author={L. Floridi},
  • L. Floridi
  • Published 1 October 2004
  • Philosophy
  • Synthese
The tripartite account of propositional, fallibilist knowledge that p as justified true belief can become adequate only if it can solve the Gettier Problem. However, the latter can be solved only if the problem of a successful coordination of the resources (at least truth and justification) necessary and sufficient to deliver propositional, fallibilist knowledge that p can be solved. In this paper, the coordination problem is proved to be insolvable by showing that it is equivalent to the… 
Knowledge and the Gettier Problem
Edmund Gettier's 1963 verdict about what knowledge is not has become an item of philosophical orthodoxy, accepted by philosophers as a genuine epistemological result. It assures us that - contrary to
Tolerance Towards Gettier-type Counterexamples
  • W. Yang, Yin-dan Wang
  • Philosophy
    DEStech Transactions on Social Science, Education and Human Science
  • 2019
Although the JTB account for knowledge is challenged by Gettier-type counterexamples, we could still grasp the concept of knowledge by means of it. After thinking some modifications and
Information closure and the sceptical objection
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Information Closure and the Sceptical Objection Faculty of Philosophy And
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The problem is solved by arguing that the axiom schemata of the normal modal logic KTB are well suited to formalise the relation of ia is informed that pi satisfactorily and four consequences of a KTB-based IL are explored.
Uma solução não convencional para o problema de Gettier
The Gettier Problem (henceforth GP) is a milestone in contemporary epistemology. Half a century after the philosophical earthquake caused by the well-known Gettier article (1963), solutions continue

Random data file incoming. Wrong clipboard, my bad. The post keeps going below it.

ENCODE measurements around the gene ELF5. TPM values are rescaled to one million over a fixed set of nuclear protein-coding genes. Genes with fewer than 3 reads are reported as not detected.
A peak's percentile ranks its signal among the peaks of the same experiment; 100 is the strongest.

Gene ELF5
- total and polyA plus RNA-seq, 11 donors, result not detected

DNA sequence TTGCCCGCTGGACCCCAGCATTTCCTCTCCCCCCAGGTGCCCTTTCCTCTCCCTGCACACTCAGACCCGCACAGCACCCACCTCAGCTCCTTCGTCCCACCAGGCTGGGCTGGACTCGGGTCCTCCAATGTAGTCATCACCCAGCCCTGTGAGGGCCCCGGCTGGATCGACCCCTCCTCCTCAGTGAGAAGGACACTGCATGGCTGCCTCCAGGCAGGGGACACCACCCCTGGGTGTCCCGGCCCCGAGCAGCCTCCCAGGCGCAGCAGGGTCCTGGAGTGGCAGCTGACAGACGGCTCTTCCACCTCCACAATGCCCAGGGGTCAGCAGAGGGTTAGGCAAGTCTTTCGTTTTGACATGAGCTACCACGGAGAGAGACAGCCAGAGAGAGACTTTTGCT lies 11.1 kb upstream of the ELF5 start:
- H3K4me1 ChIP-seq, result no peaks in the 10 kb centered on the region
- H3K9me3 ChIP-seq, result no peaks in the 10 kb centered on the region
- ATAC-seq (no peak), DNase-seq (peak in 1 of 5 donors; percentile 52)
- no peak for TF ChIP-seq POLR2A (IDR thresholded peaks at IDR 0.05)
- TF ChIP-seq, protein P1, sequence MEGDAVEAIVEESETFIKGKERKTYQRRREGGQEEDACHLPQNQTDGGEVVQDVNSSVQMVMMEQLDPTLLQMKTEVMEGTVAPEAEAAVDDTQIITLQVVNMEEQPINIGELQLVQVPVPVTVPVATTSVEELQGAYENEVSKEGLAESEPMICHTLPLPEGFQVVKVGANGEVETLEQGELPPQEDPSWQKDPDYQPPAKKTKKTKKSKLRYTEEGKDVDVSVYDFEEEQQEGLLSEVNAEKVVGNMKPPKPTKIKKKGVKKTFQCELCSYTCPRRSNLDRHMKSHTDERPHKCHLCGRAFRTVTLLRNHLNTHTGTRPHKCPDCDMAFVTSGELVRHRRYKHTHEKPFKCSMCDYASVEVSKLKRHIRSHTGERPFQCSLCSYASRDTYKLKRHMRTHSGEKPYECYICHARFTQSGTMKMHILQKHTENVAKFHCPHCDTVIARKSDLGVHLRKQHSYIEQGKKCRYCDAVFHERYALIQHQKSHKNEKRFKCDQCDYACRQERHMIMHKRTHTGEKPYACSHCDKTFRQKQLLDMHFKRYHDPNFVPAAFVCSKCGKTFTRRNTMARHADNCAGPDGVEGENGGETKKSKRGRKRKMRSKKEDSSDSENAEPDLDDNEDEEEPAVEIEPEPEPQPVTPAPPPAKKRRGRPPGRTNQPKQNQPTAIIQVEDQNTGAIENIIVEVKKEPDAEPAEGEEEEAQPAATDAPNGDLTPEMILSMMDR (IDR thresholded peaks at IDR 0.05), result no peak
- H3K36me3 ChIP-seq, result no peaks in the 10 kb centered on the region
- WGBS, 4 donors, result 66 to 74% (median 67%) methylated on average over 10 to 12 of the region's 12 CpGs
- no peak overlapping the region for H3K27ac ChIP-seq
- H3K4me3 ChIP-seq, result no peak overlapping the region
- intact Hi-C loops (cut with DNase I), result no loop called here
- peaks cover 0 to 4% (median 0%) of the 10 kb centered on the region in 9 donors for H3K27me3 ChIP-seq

How to Do Philosophy Informationally
Three methods to approach philosophical problems informationally: Minimalism, the Method of Abstraction and Constructionism are introduced, and an application: the problem of visual perception, functionalism, and the Turing Test is provided.
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This chapter argues that any definition of knowledge as true belief + x will be subject to Gettier-style counterexamples as long as the connection between x (justification, reliability, proper
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Attempts to resolve the Gettier Problem1 rest on the mistaken assumption that an analysis of knowledge can be found which is (a) generous enough to include as items of knowledge all, or most, of
Warrant and Analysis
1. Epistemologists have expended a great deal of energy over the last three decades attempting to produce correct analyses of two central epistemological concepts: knowledge and justified belief. At
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